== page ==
October 2018 I stopped working at the Department of Veterans Affairs (VA). Can you believe it’s been a year?! I applied for retirement, and my employer officially terminated me February 2019. The retirement was approved in June. Retirement paychecks began arriving in August.
Needless to say, before it all got worked out, I was nervous about how to survive while I waited (and supported Tara, still at college in Corvallis). A previous co-worker dropped my name to someone hoping to hire, and I got a job as a contract teacher! How exciting! I taught during one week in September, and will teach again during one week in November. The students are employees of Veterans of Foreign Wars, commonly called VFW. These people spend a lot of time assisting veterans applying for VA benefits, so the hiring manager told me that ideally they like to hire people who recently left VA, because those people are current on the VA climate.
And with me, they get an enthusiastic VA Cheerleader!
They told me what my topic would be, and how much time I had, and how many students I would have, and the dates I would be teaching. They said they needed a powerpoint presentation, handouts, exercises, and test questions. Then I went to work. VFW bought my plane ticket and my hotel room, and paid me for my work. It’s a great opportunity. How much fun it is to be a contract worker – I had never even thought of this opportunity for myself before.
I was very, very nervous before I actually taught my first class. I had never been in the environment before, didn’t know the audience, didn’t know the format, didn’t know the area, etcetera, etcetera. But I am great in front of people. Though I only slept about 45 minutes the night before, by the end of my first hour teaching, I was fine, and completely in my element. I am good at this. The student reviews were good, the feedback from the hiring manager was good. I managed to address a problem with time right away and it worked great. The students were experienced employees who should already know the material, and they were engaged, open, willing to do the exercises, willing to share their experience and also to ask questions. They were encouraging and supportive and funny.
VFW has annual training requirements. After talking with a lot of these experienced employees, I saw that many of them are eager to receive this training. In their level of experience, these classes are mostly updates (law changes, court cases recently decided, refresher training), and so it’s not new information, but a reinforcement of what they already know. I was grateful for their great attitudes and eagerness to hear what I had to say.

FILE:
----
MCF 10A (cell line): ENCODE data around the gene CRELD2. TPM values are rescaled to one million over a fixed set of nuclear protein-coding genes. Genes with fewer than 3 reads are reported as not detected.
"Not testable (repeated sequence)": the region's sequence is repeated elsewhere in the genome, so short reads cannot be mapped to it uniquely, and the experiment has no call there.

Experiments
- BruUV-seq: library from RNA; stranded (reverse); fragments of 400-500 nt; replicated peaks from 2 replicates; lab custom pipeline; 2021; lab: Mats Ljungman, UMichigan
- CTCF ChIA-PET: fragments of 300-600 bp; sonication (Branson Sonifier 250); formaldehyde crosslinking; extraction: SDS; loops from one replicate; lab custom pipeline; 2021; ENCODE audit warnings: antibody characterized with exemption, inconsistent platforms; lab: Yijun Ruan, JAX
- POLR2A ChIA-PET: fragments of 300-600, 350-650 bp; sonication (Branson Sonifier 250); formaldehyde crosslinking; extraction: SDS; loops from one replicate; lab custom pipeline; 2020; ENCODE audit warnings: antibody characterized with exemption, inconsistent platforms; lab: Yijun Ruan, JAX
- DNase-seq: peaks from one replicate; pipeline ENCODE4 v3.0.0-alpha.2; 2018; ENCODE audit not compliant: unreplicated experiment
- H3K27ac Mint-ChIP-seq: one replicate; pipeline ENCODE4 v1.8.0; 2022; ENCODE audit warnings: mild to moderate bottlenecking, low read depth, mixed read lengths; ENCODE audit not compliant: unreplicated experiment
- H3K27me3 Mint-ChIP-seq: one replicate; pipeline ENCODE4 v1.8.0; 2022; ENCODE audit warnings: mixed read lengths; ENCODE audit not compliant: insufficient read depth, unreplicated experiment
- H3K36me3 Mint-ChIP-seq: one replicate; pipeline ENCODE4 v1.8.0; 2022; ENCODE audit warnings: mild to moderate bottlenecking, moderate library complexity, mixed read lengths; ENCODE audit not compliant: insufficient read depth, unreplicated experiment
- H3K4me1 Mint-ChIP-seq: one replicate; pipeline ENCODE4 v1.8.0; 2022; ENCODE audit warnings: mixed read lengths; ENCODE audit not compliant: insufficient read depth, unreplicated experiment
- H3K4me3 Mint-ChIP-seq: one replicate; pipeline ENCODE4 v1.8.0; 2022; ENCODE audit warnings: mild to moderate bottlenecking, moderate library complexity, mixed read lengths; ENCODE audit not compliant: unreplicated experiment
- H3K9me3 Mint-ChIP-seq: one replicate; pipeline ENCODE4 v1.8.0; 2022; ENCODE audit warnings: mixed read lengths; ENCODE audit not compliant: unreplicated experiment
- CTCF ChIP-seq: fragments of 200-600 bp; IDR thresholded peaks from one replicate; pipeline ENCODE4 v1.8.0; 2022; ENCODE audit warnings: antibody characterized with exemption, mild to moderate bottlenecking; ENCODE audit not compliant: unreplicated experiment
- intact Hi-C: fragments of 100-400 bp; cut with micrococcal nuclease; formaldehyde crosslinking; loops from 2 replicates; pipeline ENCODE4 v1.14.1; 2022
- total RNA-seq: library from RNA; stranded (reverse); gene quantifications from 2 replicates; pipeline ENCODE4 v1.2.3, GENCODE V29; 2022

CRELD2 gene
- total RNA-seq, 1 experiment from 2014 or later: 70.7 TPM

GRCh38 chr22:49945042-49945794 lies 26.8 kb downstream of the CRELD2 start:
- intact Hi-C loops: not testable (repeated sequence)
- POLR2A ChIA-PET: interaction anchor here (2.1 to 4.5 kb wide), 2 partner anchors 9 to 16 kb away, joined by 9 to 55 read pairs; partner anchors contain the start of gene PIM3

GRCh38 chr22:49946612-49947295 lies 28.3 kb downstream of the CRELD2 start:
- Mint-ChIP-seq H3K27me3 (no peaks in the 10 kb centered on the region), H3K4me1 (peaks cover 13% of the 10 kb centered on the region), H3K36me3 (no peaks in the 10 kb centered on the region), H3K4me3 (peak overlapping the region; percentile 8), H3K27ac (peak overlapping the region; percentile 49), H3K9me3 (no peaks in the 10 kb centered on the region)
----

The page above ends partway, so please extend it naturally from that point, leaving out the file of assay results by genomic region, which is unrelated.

The students are also a lot of fun. I bumped into a guy who lived in Idaho near where I lived. We shared memories of tiny rural communities that most people have never heard of. He and a friend of his invited me to make the 3 1/2 mile walk into the city of Annapolis, one day after class. I had never seen the town and they insisted I would love it. Though it was autumn back home in Rainier, it was still summer and hot in Annapolis – yay!! We held a quick pace and it felt great to move after too much time inside the hotel.
It was the end of the day and we had just worked up an appetite. One of my companions said that the last time she was here she had stumbled upon a place serving fresh crab cakes and she wanted to go there for dinner. Of course we did too! It was a no-nonsense crab cafe, and the crab cakes were enormous and reasonably priced ($17 for 1/2 pound of meat). While we sat there, other VFW people showed up, which was fun. After eating, we decided to continue to explore the town.
We were only a few steps from the waterfront, so the three of us walked around in the lovely warm evening and watched the sun go down over the water of the Chesapeake Bay.
All three of us are prior military, and the US Naval Academy was right next to us. We happened to have on us the ID that would get us through the gates, so off we went. It was getting pretty dark but we were awake and ready to explore some more. With little trouble and no questions, we were allowed onto the base where we began looking at statues and entering interesting buildings.
We explored different statues on campus that my friends could tell me about (they were way more in touch with Naval Academy tradition than me). One of them knew a senior cadet and texted him, and he came out to greet us and we stood in the dark courtyard chatting for some time before he had to go. We also entered Lejeune Hall, which holds an olympic sized pool, a “diving well,” boxing and wrestling arenas, and of course, a classroom. From the hallways up above, we could look down onto the cadets in swim training.